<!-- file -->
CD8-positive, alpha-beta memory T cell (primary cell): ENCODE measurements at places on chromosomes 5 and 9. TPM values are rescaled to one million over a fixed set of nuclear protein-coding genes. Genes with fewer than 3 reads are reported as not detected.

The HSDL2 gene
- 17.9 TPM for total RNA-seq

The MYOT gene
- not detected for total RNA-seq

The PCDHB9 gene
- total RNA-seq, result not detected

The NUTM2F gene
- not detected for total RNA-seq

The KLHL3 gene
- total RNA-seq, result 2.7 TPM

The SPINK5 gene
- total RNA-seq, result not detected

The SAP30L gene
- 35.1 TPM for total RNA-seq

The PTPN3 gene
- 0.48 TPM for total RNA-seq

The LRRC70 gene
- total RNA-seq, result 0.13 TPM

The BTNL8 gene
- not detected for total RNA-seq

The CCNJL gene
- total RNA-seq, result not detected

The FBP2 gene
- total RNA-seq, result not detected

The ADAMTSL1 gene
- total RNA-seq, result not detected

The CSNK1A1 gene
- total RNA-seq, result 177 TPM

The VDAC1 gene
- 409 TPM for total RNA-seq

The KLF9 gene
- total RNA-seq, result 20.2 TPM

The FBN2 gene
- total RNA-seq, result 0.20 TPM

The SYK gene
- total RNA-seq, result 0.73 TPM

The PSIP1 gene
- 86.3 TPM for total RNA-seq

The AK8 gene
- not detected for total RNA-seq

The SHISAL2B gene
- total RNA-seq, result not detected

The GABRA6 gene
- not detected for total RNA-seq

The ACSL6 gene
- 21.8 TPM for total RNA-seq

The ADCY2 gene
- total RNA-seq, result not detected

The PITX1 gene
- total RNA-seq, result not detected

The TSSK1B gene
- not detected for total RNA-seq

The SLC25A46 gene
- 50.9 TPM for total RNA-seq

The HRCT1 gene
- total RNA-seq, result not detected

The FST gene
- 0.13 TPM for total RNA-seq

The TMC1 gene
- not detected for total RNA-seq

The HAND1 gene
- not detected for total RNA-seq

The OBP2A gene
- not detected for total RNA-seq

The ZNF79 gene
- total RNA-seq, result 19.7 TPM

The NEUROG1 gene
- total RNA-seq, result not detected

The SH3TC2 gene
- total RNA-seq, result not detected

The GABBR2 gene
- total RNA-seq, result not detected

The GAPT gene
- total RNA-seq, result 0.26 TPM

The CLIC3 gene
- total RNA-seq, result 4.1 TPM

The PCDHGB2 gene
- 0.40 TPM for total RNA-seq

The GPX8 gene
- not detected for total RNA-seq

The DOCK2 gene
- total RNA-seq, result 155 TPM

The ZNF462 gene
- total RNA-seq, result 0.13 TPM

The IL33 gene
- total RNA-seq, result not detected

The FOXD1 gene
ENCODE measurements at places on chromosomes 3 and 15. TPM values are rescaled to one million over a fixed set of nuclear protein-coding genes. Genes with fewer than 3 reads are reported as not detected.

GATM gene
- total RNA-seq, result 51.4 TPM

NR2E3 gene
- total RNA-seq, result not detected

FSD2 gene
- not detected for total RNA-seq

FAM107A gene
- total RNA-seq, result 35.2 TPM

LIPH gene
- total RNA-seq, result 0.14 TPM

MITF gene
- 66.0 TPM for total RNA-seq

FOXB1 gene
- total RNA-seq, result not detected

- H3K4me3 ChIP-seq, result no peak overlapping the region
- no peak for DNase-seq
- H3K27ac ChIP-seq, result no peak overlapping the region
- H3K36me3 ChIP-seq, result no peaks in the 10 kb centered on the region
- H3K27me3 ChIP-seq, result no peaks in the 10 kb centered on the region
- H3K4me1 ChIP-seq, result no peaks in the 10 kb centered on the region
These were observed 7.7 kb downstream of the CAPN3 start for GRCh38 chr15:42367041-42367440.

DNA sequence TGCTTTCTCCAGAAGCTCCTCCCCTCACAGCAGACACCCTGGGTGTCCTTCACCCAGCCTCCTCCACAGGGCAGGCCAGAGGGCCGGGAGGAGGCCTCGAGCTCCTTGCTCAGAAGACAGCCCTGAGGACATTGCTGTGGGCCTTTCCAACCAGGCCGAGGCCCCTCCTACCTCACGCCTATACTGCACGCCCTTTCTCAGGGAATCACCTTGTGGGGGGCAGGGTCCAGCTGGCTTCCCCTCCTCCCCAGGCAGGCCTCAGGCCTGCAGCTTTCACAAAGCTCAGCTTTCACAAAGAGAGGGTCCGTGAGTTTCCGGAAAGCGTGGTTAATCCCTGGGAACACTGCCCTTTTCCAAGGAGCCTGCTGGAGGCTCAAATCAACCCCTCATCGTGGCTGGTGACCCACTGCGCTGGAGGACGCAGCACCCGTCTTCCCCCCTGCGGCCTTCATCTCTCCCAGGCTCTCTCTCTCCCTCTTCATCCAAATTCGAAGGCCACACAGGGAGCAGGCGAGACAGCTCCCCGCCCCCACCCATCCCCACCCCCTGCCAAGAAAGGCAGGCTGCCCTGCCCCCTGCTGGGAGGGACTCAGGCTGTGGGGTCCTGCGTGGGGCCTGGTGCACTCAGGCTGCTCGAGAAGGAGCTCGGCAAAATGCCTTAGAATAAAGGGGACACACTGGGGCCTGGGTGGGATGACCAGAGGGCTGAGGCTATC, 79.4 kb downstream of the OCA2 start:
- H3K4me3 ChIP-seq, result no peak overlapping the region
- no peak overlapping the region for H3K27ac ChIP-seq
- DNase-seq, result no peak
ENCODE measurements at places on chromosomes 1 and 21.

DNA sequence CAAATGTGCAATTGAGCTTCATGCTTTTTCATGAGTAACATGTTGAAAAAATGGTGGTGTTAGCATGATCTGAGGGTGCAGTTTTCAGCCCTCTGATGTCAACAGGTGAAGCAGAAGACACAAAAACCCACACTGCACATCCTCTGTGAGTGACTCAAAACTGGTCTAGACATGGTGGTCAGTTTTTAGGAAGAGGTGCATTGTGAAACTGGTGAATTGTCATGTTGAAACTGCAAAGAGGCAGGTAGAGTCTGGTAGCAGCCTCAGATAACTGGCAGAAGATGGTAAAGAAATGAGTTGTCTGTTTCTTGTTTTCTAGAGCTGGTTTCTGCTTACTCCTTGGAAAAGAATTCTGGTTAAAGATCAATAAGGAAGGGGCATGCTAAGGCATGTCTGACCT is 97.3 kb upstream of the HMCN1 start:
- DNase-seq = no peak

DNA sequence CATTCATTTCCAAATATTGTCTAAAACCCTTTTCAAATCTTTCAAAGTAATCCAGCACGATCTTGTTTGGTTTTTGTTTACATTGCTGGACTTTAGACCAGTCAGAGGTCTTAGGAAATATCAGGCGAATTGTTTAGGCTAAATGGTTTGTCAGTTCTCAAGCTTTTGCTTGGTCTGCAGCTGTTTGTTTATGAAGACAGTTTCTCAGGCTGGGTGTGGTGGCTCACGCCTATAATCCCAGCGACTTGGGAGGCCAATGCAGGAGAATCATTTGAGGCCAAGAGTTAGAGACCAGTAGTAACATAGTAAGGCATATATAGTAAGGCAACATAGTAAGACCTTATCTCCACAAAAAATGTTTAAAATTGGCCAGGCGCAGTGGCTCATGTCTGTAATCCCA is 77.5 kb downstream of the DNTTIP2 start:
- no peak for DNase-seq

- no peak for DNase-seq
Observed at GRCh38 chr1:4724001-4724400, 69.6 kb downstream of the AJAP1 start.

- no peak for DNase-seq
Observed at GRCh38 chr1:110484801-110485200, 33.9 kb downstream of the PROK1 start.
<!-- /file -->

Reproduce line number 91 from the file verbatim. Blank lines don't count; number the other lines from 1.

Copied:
- total RNA-seq, result 51.4 TPM